I paint to find out what I think about the world: to discover the things I do not have words for. I savor the slips of the hand that express one’s unconscious feelings. I am interested in the tension between abstraction and realism. I do not want to make an academic copy of the model or a photorealistic illustration. My paintings explore the tension between what needs to be shown and what does not, the seen and the unseen.
I often paint multiple portraits of the same subject. Working with the same model or source photo over time is part of an effort to get away from academic copying and move towards an image that captures the static of our information age. I am interested in a new, flatter type of image modeled on TV, video, and computer screens as they flicker and break up. The figure, the marks and the ground compete, creating a static interference that interrupts the image.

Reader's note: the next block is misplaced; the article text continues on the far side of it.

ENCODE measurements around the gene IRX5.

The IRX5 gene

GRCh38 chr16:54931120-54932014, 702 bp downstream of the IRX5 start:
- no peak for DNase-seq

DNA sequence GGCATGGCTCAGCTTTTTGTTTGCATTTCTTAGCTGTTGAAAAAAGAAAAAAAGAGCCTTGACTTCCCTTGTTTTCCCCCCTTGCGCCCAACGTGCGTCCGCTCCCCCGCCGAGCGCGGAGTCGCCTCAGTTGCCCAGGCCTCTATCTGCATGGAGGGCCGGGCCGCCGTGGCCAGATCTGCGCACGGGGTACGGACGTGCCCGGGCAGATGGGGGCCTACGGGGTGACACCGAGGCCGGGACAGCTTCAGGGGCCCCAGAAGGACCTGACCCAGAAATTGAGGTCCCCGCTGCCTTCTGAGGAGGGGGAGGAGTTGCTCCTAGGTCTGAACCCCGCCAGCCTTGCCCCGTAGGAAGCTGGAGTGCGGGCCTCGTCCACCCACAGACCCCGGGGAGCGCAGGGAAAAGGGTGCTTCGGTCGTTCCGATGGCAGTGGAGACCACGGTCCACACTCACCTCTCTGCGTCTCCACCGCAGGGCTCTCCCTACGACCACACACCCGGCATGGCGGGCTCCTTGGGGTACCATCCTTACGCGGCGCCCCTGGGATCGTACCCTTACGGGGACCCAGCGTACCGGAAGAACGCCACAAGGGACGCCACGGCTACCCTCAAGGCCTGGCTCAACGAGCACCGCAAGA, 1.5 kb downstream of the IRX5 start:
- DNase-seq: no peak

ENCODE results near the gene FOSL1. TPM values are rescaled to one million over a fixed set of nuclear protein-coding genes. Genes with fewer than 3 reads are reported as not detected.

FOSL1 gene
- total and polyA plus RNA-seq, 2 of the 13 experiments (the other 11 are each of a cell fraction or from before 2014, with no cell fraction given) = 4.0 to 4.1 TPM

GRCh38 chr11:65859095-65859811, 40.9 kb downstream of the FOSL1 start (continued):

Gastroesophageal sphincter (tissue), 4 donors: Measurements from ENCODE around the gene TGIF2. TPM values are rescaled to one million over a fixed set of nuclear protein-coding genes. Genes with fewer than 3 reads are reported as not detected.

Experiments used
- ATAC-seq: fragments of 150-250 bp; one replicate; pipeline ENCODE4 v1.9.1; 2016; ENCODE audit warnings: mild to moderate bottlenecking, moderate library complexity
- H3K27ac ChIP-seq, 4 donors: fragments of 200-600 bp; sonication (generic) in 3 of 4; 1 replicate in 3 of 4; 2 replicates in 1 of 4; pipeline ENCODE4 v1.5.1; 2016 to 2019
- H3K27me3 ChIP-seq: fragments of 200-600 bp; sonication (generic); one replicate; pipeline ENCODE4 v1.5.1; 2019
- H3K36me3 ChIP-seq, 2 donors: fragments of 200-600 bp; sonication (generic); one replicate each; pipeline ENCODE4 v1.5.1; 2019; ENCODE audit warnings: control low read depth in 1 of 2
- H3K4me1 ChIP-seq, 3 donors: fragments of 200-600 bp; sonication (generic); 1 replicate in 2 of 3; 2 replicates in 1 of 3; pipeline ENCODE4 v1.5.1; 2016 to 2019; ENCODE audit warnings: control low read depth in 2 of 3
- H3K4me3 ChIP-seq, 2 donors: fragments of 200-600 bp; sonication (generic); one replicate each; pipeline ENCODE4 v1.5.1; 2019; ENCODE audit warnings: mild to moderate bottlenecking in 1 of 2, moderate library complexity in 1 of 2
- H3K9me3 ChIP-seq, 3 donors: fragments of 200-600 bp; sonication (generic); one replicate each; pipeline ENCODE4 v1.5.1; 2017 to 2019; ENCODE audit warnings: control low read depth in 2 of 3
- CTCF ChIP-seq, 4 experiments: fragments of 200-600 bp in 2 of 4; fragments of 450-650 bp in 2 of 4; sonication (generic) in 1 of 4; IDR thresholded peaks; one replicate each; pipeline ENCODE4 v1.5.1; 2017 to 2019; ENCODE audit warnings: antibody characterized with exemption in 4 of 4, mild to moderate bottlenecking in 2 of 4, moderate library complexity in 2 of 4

In another, related sense, these paintings are portraits of the act of seeing. Brush strokes and discern- ible features hover, hologram-like, over blocks of color, paint strokes or collage. The paint’s behavior fluctuates between creating and disrupting the face the viewer has been conditioned to seek. Often, faces are missing “parts” – eyes, cheeks, noses. As the faces and figures give way to the marks, collag- es, and erasures beneath them, the presence of so many layers forms a record of the experience of seeing and describing.